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The Colour of Money

Dated: 17-07-2008
Source: Bombay Times

     Inflation is currently at an all time high, yet, ironically, the Indian art market is continuing to set new records globally. Melting markets, rising commodity and oil prices and plunging stock markets, but the rich are not thinking twice before purchasing art . Inflation or no inflations, the consumerism in the art market remains unperturbed, and the Indian art boom is making its presence felt the world over. The latest figures of sales at the Christies and saffronart auctions that concluded last month are a testimony to this fact. Artist Subodh Gupta broke his own record by selling for Rs.5.71 crore; Justin Ponmany too made a record breaking sales of Rs.94 lakhs and even new entrant Hema Upadhay sold for Rs.54 lakhs! What is the reason for this boom in hte art market , despite the gloom in other sectors?
               "The reason why the buying capacity of art collectors is not getting affacted is because they are buying out of accumulated wealth. Such macro-economic conditions have little or no bearing on this income group," informs Minal Vazirani, co-founder of the Saffronart auction. "In fact, this is a good time to invest in art as the prices of Indian works are observing an all time high and global eyeballs have turned towards Indian modern and contemporary works," adds Vazirani Galleries Farah Siddiqui agrees that art as an industry remains unaffected by national and international economic equations. "People who have suffered in the stock markets are now seriously looking at art as an alternative investment. This is one industry that does not fall pray to the pressures of inflations. It is an independent industry and buyers here do not fall in the middle income group who get the most affected by inflations. High quality works by established artists will never suffer. on the contrary, they will only appreciate in value," says Farah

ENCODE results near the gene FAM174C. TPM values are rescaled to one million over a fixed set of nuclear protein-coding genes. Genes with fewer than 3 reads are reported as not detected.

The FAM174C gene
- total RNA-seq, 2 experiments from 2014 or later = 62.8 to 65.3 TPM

So who are the 'high quality' artists who are performing exceptionaaly well at international auctions ? Tyeb Mehta, MF Husain, Justin Ponmany, Subodh Gupta, Jehangir Sabavala, Jitish Kallat and Atul Dodiya are a few names that came to artists' minds. Increasing sales for contemporary art also reflacts a growing appeal for this category among Asian collectors. "The global appeal of this category is steadily growing demonstrating exciting cross-currents within the Pan-Asian art context," says Hugo Weihe, International Director of Asian Art, Christies. "The Stock market and the art market have always functioned independently. If you look back in history too, the stock market's upswings oe downseings have never affected sales in art," adds Ganieve Grewal, Indian representative of Christies.
                While this is the case with painting, what about new media art and installations? Curator Priyasri Patodia who is doing plenty of work in this area, elucidated, "This is the best time to pick up video installations and other new media works. Those who bought a Jagannath Panda or Subodh Gupta when their works didn't cost a lot are today sitting on a pot of gold. The same goes with Indian new media works. If you buy them now, you can do so at a relatively low price, and their value is certain to increase in a few years." But she cautions that there is also market dynamics of demand and supply at play here, and an artist is just like any other commodity. " Prices and appreciation of works also depends on how popular the artist is, and how well he is promoted by the gallery," adds Priyasri    

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